Russia's Foreign Minister says EU observers playing a "dangerous game" in Georgia
Russia's Foreign Minister Sergei Lavrov on Thursday accused the EU mission in Georgia of ignoring escalating violence in buffer zones set outside the rebel regions under a ceasefire accord, reported dpa.
"We are concerned by the careless attitude toward what is happening in these zones. This is a dangerous game, they are playing with fire," Lavrov told journalists in Moscow.
Officials in Georgia's separatist region of South Ossetia accused EU monitors this week of remaining silent while Georgian troops breached the ceasefire deal and fired at border villages near the capital of Tskhinvali.
Police in South Ossetia have been given permissed to return fire if attacked, Russian newspapers reported this week, in a sign of spiraling tensions in the region.
In the border town of Gali in Georgia's other separatist region of Abkhazia on Thursday, news agency Interfax reported that the body of an Abkhaz defence ministry official was found dead with a bullet in his head.
"This last terrorist attack by Georgians shows that EU observers do not want or are not capable of stopping such attacks," the leader of the rebel region Sergei Bagapsh was quoted by the agency as saying.
French President Nicolas Sarkozy, who holds the EU's rotating presidency, brokered the deal setting some 300 unarmed EU observers in the area to end the five-day war between Russia and Georgia in August.
EU monitors have replaced Russian troops in areas surrounding Georgia's two separatist regions to facilitate a pull out of Russian forces occupying Georgia proper after the conflict.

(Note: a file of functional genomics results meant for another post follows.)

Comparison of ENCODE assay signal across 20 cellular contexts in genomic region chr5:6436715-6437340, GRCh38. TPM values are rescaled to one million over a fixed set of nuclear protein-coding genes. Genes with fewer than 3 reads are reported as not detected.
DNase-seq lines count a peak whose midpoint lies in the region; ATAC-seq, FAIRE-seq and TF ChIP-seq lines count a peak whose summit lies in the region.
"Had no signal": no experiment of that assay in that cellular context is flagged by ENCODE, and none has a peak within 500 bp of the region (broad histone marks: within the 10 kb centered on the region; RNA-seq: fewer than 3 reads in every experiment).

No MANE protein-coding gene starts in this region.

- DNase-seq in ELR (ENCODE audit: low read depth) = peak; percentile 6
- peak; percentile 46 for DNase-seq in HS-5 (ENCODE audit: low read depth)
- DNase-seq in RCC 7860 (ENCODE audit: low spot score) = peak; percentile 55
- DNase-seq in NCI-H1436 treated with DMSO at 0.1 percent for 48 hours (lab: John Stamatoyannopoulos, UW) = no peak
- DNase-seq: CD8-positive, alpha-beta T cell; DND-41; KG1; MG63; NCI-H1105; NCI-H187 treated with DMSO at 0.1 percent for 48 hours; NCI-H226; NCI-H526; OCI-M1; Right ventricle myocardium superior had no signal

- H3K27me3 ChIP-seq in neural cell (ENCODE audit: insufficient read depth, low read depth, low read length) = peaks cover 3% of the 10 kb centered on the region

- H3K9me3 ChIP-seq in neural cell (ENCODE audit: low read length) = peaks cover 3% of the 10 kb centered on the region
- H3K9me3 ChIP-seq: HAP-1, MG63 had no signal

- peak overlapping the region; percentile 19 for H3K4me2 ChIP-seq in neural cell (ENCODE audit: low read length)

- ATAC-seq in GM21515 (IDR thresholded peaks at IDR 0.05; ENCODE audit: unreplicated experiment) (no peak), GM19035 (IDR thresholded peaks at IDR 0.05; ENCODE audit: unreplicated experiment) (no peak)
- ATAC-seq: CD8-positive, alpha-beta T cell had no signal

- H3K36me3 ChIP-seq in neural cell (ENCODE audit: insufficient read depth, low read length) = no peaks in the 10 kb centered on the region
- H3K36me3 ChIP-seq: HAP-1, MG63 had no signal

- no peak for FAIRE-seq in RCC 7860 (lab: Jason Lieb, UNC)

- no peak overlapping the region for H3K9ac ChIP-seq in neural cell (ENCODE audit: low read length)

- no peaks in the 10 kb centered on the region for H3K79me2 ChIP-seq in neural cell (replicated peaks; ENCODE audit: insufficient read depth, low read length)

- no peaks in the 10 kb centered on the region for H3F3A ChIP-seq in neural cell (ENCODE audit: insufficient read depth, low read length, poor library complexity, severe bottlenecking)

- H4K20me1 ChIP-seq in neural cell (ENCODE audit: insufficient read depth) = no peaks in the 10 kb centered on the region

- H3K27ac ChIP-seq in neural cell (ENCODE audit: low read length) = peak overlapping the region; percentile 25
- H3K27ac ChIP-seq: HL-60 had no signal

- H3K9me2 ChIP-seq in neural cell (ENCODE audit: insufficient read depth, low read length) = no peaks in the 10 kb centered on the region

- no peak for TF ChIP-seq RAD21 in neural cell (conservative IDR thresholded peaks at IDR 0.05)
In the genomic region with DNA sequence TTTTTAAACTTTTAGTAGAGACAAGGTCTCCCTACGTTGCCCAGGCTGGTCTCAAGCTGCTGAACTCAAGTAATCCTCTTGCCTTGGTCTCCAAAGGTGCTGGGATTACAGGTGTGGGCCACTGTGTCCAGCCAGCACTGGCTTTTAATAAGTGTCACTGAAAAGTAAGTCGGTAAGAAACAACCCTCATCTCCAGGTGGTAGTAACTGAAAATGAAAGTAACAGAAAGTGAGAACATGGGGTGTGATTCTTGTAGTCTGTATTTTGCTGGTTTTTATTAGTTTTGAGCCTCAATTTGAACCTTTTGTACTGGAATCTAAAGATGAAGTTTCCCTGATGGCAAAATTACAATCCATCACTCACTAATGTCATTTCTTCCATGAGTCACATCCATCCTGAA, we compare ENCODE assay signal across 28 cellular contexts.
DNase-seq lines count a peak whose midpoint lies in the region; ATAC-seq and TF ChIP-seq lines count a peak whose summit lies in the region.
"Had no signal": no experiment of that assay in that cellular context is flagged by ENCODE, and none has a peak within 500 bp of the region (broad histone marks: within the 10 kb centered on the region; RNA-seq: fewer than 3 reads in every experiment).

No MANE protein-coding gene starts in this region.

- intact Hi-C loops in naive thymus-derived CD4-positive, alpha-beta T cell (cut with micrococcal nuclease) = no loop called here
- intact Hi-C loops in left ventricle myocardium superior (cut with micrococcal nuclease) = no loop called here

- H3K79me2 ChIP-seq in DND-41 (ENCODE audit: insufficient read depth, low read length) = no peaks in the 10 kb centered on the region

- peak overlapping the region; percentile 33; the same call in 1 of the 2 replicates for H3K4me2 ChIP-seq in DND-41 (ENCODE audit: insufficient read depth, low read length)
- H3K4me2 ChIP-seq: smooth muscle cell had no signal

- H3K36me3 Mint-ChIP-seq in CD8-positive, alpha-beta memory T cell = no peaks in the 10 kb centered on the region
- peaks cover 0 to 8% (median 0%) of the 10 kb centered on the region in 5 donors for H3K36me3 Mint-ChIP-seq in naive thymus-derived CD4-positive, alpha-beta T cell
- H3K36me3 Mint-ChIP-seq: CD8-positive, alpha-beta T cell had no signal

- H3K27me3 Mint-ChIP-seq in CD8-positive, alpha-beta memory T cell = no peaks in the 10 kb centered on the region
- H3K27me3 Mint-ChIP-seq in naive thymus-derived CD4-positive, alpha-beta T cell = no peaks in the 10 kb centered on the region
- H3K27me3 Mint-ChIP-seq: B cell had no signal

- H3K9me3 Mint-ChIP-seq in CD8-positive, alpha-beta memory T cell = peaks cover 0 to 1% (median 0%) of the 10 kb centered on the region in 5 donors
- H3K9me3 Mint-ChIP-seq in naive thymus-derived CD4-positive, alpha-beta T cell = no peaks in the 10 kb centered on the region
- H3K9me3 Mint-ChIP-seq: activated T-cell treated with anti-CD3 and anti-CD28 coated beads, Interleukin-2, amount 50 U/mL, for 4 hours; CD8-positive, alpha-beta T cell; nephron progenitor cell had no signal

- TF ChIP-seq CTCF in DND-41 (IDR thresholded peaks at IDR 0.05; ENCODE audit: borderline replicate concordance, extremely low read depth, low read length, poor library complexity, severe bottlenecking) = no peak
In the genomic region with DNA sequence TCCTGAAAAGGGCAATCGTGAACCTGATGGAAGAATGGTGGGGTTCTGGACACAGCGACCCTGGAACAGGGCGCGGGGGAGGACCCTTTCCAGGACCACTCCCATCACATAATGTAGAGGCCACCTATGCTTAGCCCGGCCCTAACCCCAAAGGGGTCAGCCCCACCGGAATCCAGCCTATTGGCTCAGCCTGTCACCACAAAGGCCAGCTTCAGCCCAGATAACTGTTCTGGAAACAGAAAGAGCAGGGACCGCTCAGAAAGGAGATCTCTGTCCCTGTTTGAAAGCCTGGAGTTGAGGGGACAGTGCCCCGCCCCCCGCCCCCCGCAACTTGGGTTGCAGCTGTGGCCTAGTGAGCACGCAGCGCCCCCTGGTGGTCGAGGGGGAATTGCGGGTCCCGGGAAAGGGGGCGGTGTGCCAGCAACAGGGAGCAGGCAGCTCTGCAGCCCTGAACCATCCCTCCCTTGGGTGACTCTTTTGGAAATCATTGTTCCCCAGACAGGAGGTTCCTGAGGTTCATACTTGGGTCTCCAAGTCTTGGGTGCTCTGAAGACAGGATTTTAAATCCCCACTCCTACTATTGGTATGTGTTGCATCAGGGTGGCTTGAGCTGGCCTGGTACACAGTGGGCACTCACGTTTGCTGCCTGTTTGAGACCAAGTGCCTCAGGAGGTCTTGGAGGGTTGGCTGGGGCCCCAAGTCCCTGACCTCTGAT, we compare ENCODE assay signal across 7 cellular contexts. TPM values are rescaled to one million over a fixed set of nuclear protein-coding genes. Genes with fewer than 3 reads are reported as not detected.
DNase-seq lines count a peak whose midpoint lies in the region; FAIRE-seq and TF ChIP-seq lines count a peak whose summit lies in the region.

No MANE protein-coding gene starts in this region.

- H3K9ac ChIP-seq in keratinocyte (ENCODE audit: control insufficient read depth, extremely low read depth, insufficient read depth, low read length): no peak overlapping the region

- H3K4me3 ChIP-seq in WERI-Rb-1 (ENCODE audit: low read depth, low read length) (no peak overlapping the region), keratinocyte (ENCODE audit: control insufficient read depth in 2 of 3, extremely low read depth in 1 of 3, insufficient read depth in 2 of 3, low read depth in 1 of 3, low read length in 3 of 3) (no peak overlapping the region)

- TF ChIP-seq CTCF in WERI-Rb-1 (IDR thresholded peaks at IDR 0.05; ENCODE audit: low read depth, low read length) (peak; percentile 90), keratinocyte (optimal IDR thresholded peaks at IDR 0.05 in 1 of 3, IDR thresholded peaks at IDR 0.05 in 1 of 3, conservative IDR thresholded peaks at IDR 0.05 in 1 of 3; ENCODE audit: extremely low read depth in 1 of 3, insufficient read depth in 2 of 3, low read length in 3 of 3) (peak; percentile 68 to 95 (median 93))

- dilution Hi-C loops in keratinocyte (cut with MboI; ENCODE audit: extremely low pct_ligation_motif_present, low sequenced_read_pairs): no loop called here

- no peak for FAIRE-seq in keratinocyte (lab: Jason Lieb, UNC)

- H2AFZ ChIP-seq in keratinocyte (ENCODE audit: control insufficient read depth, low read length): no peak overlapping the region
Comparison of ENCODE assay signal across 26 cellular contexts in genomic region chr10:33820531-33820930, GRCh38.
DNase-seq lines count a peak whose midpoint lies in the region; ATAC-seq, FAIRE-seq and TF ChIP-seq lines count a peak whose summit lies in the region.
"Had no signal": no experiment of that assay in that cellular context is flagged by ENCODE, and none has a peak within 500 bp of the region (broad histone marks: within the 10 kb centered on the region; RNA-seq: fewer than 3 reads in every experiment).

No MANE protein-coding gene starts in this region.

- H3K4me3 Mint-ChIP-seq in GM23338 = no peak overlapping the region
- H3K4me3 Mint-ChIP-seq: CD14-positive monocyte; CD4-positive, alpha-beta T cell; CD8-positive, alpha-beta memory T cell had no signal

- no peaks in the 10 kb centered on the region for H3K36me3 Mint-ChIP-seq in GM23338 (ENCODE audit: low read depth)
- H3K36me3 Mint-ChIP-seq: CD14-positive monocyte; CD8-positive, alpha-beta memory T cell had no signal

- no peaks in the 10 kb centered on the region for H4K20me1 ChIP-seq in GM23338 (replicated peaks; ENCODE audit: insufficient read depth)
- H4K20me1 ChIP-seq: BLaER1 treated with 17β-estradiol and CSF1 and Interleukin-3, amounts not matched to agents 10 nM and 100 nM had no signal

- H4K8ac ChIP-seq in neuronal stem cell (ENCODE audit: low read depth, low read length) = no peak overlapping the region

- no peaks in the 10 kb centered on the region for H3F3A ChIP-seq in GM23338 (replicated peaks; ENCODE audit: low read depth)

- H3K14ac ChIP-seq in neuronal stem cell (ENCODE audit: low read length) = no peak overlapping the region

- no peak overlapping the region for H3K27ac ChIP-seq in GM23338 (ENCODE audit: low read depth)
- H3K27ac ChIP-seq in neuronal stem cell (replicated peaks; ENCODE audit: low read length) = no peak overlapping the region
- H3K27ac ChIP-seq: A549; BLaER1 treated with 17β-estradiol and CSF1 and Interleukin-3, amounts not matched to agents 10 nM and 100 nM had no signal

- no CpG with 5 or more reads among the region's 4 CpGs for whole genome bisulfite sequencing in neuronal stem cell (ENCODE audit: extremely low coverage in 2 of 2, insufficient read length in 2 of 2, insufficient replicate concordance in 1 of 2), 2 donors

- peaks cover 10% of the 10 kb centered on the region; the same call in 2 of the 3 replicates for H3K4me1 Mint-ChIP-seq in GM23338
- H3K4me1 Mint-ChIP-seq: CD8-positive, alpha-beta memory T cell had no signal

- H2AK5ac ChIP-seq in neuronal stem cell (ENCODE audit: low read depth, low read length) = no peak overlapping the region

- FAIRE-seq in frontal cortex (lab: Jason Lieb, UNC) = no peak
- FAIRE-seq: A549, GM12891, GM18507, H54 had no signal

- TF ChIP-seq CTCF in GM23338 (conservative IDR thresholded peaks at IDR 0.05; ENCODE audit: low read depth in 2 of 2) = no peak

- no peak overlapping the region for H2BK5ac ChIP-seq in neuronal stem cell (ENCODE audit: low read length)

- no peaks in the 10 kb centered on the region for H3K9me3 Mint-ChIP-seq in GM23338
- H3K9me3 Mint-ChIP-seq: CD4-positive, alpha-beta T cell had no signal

"We won't forget that the European Union is a guaranteer of the non-use of force against South Ossetia and Abkhazia," Lavrov said at a meeting with the Foreign Minister of EU member state Latvia in Moscow.
Without an immediate demilitarization of the buffer zones by international observers, "serious clashes could begin," he warned.
But some Western diplomats charge that Russia has subverted the ceasefire agreement by refusing to allow EU-monitors into the separatist regions and by declaring it will base 3,700 troops in each of the provinces, which it has recognized independent states.
The unarmed EU observer mission has been in effect reduced to enforcing the border between Georgia and the Russian-backed regions, analysts note.
Moscow signed partnership accords with the leaders of South Ossetia and Abkhazia shortly after recognizing the regions, who have held de facto independence since winning wars of succession from Tbilisi in the early 1990s.